Steve Labuda, proud parent of one of the state's newest drivers, spent the time as his daughter snaked through the lines at the Motor Vehicle Administration in Glen Burnie yesterday reading posters urging him to slap a foot-long yellow "ROOKIE DRIVER" on the back of his teen driver's car.
"Yeah, we're going to get her one of those," he said as his daughter, Lindsey, rounded the bend closest to him. "It identifies her as a new driver. Maybe people will notice her and give her a break."
Lindsey, 15, rolled her eyes, shifted her weight from her left foot to her right and sighed, "Well, we have a blue car, and I'll have a big yellow sticker on the back, so yeah, Dad, I think they'll spot me."
He was undeterred. "Smile, Lindsey!" he said, as she went to have her picture taken.
A week into a voluntary monthlong pilot program to brand new drivers, MVA officials said the signs -- flat magnets that snap onto a car's frame or bumper -- have gotten a glowing reception, albeit largely from parents who see the signs as additional safety for teen-agers with car keys.
The idea, MVA officials say, is that other drivers will see the signs and drive less aggressively, giving the teen driver a little room. It's aimed at teens, but the MVA will give the signs to any new driver who wants one.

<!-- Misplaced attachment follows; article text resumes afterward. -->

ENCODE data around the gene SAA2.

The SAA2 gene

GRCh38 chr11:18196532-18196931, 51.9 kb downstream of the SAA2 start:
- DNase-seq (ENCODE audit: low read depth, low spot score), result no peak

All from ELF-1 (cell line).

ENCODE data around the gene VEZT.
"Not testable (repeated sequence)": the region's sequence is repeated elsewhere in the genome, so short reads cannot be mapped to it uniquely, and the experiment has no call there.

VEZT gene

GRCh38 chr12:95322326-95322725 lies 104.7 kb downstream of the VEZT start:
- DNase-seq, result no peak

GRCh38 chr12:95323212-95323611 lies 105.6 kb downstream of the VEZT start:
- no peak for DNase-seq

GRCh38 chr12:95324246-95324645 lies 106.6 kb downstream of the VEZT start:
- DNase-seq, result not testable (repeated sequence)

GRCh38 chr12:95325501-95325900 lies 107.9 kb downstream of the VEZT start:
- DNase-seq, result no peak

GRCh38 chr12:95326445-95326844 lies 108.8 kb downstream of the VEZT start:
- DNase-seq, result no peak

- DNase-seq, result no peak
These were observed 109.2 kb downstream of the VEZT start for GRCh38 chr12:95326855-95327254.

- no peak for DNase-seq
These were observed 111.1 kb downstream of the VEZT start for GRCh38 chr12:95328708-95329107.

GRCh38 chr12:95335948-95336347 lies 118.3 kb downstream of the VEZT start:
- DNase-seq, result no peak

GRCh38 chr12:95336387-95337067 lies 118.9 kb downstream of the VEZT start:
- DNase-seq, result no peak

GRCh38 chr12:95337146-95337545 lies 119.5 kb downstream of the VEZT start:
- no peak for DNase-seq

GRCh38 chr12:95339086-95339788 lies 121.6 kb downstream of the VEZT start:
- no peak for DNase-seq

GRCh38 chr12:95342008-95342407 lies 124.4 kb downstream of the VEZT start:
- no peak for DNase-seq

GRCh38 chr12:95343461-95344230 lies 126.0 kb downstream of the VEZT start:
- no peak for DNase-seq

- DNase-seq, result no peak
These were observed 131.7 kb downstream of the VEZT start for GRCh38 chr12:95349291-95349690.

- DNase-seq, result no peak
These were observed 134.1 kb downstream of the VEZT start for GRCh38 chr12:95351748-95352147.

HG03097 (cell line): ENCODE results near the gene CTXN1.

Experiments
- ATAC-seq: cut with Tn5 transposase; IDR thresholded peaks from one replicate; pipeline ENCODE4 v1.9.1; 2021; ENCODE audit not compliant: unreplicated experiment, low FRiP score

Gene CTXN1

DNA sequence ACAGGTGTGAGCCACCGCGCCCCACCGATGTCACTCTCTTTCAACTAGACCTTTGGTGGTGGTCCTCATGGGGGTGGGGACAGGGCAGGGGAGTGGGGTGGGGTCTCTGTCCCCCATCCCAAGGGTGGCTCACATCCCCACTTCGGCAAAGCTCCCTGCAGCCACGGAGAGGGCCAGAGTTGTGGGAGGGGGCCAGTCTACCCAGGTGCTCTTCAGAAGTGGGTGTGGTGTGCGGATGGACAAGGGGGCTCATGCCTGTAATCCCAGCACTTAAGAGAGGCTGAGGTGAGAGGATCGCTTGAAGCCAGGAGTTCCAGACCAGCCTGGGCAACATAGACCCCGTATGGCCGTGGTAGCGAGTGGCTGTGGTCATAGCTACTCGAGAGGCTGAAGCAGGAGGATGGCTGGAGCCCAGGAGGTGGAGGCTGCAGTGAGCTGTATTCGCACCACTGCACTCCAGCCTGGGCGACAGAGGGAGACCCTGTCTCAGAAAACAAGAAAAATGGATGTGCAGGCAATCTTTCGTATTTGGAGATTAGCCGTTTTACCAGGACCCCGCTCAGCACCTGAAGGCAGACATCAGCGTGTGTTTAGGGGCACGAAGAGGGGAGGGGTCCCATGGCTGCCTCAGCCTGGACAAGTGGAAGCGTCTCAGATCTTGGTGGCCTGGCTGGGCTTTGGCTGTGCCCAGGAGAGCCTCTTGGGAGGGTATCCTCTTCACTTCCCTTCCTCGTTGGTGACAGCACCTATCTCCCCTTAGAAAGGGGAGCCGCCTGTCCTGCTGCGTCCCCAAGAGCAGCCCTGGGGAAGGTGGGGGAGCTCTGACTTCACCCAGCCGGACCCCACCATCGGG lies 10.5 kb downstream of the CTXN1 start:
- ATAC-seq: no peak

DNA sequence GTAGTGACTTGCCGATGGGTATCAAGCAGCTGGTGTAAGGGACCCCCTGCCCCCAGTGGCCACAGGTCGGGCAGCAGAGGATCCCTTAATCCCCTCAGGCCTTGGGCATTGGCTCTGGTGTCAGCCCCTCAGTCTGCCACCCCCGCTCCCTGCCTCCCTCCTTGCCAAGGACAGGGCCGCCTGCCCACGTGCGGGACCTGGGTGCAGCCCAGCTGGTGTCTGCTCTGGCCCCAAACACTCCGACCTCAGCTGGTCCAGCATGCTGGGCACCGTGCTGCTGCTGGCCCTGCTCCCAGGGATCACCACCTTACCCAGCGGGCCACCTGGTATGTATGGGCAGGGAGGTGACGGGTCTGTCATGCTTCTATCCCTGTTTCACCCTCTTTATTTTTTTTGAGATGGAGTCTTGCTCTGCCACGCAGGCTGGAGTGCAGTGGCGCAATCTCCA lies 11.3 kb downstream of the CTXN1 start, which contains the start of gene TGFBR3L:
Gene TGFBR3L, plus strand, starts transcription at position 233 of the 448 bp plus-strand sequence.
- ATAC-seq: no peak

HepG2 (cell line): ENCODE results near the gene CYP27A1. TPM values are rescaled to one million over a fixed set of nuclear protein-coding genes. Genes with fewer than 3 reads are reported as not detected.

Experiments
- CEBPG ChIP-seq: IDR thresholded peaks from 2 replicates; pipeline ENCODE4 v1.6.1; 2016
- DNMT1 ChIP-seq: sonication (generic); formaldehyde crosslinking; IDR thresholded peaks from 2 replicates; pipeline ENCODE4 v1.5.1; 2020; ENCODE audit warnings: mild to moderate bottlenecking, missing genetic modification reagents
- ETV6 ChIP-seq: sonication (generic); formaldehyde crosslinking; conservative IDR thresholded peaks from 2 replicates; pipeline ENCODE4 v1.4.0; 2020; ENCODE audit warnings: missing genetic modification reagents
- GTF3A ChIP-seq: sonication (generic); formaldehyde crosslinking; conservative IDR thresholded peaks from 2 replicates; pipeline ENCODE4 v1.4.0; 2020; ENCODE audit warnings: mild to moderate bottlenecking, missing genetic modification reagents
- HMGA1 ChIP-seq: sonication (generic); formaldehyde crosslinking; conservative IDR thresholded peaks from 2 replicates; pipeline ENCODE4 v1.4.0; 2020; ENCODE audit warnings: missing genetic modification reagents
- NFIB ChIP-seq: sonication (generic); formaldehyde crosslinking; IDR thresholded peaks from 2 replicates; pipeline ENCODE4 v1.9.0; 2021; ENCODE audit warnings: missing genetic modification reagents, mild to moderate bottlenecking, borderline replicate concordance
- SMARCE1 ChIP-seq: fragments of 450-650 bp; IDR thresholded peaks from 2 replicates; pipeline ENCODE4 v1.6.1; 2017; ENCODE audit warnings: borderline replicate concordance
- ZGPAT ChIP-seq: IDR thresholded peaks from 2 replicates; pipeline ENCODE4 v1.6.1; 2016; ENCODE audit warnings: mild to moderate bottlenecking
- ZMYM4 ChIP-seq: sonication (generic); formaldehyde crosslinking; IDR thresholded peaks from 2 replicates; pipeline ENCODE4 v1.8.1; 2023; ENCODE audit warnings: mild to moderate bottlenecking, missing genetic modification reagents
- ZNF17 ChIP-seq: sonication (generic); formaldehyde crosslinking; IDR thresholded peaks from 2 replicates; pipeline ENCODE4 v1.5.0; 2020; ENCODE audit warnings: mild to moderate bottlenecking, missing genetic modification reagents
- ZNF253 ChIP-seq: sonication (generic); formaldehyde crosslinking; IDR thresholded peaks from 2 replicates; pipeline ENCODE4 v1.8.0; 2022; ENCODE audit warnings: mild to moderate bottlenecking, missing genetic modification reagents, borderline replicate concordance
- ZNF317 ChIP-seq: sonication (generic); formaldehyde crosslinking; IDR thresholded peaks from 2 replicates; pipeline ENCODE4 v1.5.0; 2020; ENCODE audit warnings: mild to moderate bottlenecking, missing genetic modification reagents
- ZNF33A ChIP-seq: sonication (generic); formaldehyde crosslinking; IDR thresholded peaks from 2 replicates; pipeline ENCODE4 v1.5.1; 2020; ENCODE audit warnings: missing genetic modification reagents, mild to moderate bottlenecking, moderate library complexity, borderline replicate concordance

The program, modeled after some in Europe, is the first in the country, said MVA spokesman Richard Scher. If officials continue to get positive responses, they will consider making the signs mandatory while teens drive with a learner's permit and practice before applying for a driver's license.
The program is part of the MVA's yearlong effort to toughen new-driver laws and restrictions. This year, the General Assembly voted to extend the time a new driver must practice with a learner's permit from two weeks to four months, and lengthened the provisional driving period from 12 months to 18 months after a teen-age driver gets a license. Provisional drivers cannot drive between midnight and 5 a.m.
Some teen-agers said they'd give the signs a try.
"At least if people run into me, they'll know why," said Matt Wilson, 18, who had just passed the written driving test.
"I wouldn't want to, but I'll use it," said Carla Martin, 16, waiting in line with her mother, Carol, for her provisional license.
Yesterday, though, Sam Silva, 15, wasn't taking any chances. He steered his father between the Rookie Driver posters, striking up conversation at critical moments so the older man wouldn't notice the posters.
"I won't put one on because it's so lame," he said, as his father, also Sam, talked with another parent. "He won't notice as long as he's over there talking to that lady."
But an hour later, the two emerged into the parking lot, and Sam the younger threw up his arms in exasperation. "When you pay for [the permit], they give them to you," he said.
His father chuckled, hurrying over to their Hyundai Elantra to put the sign on the bumper.
Pub Date: 8/05/98